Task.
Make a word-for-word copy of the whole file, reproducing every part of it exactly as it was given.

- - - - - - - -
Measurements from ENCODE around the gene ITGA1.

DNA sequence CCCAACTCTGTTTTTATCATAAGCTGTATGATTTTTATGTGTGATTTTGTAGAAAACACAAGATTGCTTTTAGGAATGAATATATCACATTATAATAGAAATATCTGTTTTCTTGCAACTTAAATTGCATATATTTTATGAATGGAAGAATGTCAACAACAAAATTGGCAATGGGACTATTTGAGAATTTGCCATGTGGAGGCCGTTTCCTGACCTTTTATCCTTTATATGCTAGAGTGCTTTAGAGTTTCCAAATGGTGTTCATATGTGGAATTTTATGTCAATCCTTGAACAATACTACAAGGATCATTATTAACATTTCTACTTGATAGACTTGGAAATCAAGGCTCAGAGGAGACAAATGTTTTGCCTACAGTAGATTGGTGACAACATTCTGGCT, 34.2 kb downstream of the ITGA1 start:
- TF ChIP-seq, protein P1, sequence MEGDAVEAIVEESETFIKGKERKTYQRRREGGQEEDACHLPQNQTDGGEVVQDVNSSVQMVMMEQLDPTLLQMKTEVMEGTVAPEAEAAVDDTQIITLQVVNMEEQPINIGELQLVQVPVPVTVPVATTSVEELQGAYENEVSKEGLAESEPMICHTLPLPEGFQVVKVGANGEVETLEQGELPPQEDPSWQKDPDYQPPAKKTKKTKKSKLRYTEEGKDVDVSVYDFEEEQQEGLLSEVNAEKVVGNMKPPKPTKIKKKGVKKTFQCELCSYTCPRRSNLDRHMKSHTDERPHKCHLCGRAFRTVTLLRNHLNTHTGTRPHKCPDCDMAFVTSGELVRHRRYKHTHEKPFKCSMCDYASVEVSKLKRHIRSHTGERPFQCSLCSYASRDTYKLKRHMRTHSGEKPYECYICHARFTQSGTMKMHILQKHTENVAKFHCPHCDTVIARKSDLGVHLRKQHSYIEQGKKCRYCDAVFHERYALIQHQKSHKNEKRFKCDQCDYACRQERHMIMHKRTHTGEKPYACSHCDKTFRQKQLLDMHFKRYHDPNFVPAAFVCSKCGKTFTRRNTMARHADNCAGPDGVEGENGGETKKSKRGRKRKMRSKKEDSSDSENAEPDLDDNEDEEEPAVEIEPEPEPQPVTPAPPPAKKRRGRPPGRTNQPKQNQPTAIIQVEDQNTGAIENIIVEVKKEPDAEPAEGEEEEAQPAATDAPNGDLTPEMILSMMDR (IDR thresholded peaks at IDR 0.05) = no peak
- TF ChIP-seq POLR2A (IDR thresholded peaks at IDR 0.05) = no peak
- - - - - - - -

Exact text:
Measurements from ENCODE around the gene ITGA1.

DNA sequence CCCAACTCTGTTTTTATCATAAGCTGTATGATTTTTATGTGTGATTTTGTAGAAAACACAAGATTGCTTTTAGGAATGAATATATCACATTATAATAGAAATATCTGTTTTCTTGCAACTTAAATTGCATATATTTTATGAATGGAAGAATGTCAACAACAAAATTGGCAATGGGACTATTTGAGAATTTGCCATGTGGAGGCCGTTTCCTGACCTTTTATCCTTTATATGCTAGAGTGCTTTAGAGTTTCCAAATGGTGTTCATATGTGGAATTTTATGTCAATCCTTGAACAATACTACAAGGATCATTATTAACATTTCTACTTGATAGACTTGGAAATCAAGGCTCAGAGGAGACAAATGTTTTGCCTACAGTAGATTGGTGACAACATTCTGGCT, 34.2 kb downstream of the ITGA1 start:
- TF ChIP-seq, protein P1, sequence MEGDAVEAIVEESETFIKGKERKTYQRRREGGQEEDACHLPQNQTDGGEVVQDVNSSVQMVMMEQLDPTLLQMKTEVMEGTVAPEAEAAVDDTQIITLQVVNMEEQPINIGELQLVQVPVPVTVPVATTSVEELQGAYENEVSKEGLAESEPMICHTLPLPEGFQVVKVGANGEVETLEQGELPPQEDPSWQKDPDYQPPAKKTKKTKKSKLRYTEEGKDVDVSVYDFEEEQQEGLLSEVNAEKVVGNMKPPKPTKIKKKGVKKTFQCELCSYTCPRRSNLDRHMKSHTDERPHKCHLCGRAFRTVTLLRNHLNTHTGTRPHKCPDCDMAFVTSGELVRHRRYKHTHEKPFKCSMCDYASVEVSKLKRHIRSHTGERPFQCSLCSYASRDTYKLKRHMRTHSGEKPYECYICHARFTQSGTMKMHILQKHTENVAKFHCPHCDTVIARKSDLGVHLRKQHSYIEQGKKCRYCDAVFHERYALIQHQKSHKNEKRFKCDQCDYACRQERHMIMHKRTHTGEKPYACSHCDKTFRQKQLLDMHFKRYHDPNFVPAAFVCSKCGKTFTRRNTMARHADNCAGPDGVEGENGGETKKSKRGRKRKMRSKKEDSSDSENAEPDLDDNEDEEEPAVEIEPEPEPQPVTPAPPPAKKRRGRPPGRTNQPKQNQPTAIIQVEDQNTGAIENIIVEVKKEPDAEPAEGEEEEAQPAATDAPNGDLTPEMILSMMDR (IDR thresholded peaks at IDR 0.05) = no peak
- TF ChIP-seq POLR2A (IDR thresholded peaks at IDR 0.05) = no peak